The first Ig Nobel Prizes ceremony took place in 1991. Then, only three prizes were awarded for achievements that cannot, or should not, be reproduced. Since then, dozens of researchers from different fields of knowledge and from different parts of the world were awarded for their forgettable achievements. Here you can read about some of them.

1) In 1991, Robert Klark Graham, was awarded for developing a sperm bank that accepts donations only from Nobel Prize winners and Olympians.

2) The 1996 prize was shared between two Norwegian professors who had investigated the influence of ale, garlic, and sour cream on the appetite of leeches.

3) In 1997, three different professors from three different countries were awarded for measuring brainwave patterns while people chewed different flavors of gum.

4) In 2005, a large group of professors and representatives of the perfume industry were awarded for cataloging the specific odors produced by 131 different species of frogs in a state of stress.

1) In 1992, a group of Japanese researchers were awarded for coming to the conclusion that people who believe they have foot odor are right about it while people who do not, are also right about it.

2) In 1996, executives of tobacco companies received this award for testifying in front of the US Congress that nicotine is not an addictive substance.

3) In 2001, a Canadian professor was awarded for his study on injuries from falling coconuts.

4) In 2004, the prize was shared by a group of American psychiatrists who had studied the influence country music has on suicide.

5) In 2005, a Missouri inventor was awarded for creating artificial testicles for dogs.

1) The 1993 award was given to researches who came to the conclusion that people who claimed they were kidnapped by aliens from outer space were probably kidnapped by aliens from outer space.

2) The 1994 award was presented to the former Prime Minister of Singapore, Lee Kuan Yew, who has been investigating for 30 years the effects of punishing three million citizens whenever they spit, chew gum, or feed pigeons.

3) The 1995 prize was presented to a group of professors from the Keio University in Japan who had managed to train pigeons to discriminate between paintings by Picassos as against those by Monet.

1) The 1995 award was presented to the Taiwan National Parliament for claiming that politicians can gain more by punching, kicking and gouging each other than by waging war against other nations.

2) The 1996 prize was awarded to the President of France, Jacques Chirac, for celebrating the fiftieth anniversary of Hiroshima with atomic bomb tests in the Pacific.

3) In 2000, the British Royal Navy received this award for replacing the usage of live cannon shell with the usage of the shout Bang!

And the list can goes on. Ig Nobel Prizes have also been selected for weird and funny achievements in the fields of literature, economics, physics, nutrition, education, archeology, chemistry and more. Just look out for the upcoming 2008 Ig Nobel Prizes.

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Benefits Of Educating Children

Benefits Of Educating Children

Some of the benefits of educating children might not be seen for years. Parents put in a lot of effort to make sure that their child receives all of the formal education that they are entitled to by Law and then they might select to garner educational benefits from other sources that will prove useful to the student later on in life. The benefits might be seen in higher salaries or from a medical marvel that the student achieved.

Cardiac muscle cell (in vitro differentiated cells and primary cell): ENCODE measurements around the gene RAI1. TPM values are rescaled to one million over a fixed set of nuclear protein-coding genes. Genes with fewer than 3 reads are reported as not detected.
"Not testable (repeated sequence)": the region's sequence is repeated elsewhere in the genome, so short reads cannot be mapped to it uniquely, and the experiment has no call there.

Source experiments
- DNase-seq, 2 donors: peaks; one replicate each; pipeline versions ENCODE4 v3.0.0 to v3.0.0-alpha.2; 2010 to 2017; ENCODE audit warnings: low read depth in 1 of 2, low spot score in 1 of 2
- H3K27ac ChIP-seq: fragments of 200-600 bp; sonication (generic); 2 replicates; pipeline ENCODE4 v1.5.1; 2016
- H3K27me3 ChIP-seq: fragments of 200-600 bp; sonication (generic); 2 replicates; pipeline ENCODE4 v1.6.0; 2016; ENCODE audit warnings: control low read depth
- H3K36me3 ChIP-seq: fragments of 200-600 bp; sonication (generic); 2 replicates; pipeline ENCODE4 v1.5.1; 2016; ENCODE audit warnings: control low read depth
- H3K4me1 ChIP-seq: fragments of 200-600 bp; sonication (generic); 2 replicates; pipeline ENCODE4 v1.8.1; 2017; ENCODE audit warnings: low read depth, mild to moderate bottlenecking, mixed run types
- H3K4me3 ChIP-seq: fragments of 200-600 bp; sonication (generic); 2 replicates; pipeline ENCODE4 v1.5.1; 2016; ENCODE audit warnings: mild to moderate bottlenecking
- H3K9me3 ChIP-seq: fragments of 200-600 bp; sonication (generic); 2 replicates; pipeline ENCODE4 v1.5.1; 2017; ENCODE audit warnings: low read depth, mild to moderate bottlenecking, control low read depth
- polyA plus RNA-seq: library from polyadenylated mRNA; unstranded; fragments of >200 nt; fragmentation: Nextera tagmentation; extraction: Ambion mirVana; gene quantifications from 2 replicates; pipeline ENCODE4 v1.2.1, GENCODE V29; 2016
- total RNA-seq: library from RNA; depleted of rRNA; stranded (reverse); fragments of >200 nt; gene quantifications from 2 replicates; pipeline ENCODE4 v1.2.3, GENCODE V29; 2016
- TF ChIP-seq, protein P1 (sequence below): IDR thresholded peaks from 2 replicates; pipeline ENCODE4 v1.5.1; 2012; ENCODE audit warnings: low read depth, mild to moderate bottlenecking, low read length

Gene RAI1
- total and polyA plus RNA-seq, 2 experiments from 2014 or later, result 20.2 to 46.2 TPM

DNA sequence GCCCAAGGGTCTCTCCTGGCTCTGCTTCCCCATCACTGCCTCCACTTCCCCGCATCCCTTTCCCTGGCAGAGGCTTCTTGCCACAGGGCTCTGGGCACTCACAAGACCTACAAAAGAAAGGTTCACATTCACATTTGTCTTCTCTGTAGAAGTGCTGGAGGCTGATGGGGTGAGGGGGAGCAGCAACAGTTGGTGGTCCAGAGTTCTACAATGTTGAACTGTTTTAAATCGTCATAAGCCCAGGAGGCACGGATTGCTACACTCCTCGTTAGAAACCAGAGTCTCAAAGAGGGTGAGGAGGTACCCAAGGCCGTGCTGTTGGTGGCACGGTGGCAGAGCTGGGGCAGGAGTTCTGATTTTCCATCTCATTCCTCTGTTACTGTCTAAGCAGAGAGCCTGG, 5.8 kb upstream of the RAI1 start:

The traditional training programs ensure that children graduate with a certain level of understanding about the basic principles associated with reading, writing and performing mathematical computations. These are tools that will be very useful in the business world but some parents believe that these basics can be improved on. With every year that passes, a child must learn more because the business world is getting to be very competitive.

Some schools have started educating students earlier in life. This extra training time might help the child develop a firmer understanding of the basic skills that will help them succeed in life. Other concentrated areas of study have been added to the curriculum that will require the student to learn how to research subjects and prepare white papers on the results of the studies that they made.

Most classes will require students to think on their feet and perform tasks that used to be reserved for students years ahead of them in school. The fast paced environment in the corporate sector demands a high level of performance that must be delivered effectively on a day to day basis. The slackers are not the ones that are chosen for positions that give people great responsibilities and salaries that come from having degrees of higher learning.

Foreign languages are now center stage in many school curriculums because the business world of business has expanded to such a degree that it has reached a global scale of monumental proportion. Schools are beginning to recognize the importance of educating students to be able to conduct business in many foreign countries and to do that effectively the schools know that they will have to know the language of those countries and be able to speak that language fluently.

Some parents are willing to make an investment in their children’s future by placing them in a private school environment that offers a substantial increase in the quality of education that their child achieves over a period of years. The private schools allow students to concentrate on building on their personal strengths and improve on noted weaknesses without reducing self-esteem or wasting energy on school projects that serve no purpose.

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The Natural Roots of Sexuality

The Natural Roots of Sexuality

Educational Studies Class
Source: Flickr

Recent studies in animal sexuality serve to dispel two common myths: that sex is exclusively about reproduction and that homosexuality is an unnatural sexual preference. It now appears that sex is also about recreation as it frequently occurs out of the mating season. And same-sex copulation and bonding are common in hundreds of species, from bonobo apes to gulls.